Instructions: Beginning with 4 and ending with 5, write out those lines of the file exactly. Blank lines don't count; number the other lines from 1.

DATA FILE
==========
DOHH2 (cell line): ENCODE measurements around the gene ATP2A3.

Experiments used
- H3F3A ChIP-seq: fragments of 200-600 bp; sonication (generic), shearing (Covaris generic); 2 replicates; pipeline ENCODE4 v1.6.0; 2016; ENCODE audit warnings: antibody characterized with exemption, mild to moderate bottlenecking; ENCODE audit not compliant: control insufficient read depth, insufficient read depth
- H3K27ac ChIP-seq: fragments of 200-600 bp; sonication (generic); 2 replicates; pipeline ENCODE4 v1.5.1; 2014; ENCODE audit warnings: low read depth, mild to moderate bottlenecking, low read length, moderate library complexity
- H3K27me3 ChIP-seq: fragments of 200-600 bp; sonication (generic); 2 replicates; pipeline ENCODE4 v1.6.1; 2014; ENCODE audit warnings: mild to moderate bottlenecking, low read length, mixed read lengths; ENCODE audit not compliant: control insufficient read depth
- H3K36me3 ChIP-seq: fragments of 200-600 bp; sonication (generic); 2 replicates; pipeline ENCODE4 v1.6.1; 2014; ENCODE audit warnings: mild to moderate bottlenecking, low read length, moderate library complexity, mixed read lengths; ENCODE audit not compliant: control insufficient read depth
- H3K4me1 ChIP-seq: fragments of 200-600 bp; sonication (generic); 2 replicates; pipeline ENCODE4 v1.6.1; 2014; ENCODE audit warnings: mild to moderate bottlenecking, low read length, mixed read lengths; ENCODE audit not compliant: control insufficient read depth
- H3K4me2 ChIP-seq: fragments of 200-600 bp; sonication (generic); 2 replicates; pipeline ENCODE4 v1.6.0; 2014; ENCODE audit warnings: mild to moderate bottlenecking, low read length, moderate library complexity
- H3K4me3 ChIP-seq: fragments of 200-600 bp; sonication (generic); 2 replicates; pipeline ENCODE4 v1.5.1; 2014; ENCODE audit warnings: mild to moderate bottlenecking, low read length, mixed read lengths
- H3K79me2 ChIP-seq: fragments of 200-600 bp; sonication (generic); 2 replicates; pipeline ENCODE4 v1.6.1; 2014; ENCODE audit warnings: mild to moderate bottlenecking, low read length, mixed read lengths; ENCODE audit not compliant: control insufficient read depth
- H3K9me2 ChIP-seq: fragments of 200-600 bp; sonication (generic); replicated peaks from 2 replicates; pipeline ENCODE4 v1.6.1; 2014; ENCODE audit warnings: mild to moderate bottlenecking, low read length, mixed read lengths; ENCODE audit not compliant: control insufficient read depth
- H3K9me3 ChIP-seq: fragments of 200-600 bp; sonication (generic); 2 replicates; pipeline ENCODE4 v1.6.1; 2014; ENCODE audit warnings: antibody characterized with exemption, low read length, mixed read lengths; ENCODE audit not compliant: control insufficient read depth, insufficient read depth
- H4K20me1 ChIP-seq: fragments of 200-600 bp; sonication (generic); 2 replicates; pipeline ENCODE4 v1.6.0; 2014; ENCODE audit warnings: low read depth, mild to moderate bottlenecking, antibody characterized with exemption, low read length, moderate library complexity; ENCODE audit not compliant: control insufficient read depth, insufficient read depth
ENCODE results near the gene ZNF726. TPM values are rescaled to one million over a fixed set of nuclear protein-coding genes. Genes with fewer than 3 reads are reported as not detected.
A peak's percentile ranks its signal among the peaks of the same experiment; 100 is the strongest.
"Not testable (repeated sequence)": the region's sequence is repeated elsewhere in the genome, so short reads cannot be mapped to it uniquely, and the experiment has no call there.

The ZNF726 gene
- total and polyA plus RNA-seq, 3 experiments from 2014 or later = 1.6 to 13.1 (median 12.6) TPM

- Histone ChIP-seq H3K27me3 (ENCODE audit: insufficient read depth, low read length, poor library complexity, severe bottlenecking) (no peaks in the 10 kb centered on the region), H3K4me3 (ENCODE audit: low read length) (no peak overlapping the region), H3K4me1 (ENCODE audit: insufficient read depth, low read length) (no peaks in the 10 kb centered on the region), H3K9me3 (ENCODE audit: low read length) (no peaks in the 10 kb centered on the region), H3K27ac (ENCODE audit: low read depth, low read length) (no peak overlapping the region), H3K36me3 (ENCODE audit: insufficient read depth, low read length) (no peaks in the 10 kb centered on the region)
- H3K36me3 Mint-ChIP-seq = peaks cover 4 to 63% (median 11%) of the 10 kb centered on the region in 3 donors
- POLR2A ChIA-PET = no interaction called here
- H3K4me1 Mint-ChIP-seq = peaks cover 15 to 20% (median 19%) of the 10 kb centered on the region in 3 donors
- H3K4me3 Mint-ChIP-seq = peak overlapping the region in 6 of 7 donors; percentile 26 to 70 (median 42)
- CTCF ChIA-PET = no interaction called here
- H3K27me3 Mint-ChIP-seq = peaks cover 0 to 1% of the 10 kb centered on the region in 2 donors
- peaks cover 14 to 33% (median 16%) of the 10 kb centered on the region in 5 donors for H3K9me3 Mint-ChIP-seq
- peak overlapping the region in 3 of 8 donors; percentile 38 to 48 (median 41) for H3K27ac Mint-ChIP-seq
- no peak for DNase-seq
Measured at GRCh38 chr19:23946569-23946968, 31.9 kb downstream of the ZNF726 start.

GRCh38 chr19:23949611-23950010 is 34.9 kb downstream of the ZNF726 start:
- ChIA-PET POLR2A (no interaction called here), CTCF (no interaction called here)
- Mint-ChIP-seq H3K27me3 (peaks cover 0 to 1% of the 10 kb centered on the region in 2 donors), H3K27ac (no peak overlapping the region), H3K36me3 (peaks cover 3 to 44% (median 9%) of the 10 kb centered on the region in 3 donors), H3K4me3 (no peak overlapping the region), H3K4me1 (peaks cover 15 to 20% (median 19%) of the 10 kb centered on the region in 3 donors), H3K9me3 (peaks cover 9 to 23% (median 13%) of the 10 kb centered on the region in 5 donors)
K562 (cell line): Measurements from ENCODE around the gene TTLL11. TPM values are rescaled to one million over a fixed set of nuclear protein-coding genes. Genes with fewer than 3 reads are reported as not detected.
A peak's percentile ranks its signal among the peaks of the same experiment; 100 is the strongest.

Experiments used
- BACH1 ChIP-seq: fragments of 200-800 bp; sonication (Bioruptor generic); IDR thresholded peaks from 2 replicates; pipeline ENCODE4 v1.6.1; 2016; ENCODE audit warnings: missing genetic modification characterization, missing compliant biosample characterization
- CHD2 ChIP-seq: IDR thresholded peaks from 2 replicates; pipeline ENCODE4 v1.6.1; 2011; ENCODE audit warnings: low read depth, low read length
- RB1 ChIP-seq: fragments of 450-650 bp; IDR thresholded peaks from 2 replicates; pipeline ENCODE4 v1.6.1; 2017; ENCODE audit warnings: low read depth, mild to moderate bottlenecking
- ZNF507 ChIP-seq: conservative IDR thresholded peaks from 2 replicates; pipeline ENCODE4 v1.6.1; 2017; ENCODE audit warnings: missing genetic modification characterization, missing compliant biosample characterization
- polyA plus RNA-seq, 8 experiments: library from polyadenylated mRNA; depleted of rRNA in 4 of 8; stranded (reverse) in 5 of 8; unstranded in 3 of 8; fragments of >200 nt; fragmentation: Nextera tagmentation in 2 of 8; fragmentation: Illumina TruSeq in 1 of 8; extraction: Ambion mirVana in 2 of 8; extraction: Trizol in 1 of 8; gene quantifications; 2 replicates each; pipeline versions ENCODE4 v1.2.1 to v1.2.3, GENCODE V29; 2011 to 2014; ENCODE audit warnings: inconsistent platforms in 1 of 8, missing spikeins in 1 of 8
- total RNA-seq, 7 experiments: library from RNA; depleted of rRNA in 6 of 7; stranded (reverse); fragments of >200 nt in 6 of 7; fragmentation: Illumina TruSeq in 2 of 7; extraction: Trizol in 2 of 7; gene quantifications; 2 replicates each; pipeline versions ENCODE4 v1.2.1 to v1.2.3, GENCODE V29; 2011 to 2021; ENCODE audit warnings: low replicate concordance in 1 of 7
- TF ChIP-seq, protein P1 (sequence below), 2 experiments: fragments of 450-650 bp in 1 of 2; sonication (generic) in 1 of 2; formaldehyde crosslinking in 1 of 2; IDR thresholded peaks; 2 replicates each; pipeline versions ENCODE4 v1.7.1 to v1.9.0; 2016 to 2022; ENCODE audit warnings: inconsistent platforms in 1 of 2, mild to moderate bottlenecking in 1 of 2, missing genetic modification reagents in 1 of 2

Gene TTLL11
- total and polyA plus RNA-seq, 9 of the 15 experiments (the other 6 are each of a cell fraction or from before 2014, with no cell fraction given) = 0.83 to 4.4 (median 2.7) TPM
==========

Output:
- H3K27ac ChIP-seq: fragments of 200-600 bp; sonication (generic); 2 replicates; pipeline ENCODE4 v1.5.1; 2014; ENCODE audit warnings: low read depth, mild to moderate bottlenecking, low read length, moderate library complexity
- H3K27me3 ChIP-seq: fragments of 200-600 bp; sonication (generic); 2 replicates; pipeline ENCODE4 v1.6.1; 2014; ENCODE audit warnings: mild to moderate bottlenecking, low read length, mixed read lengths; ENCODE audit not compliant: control insufficient read depth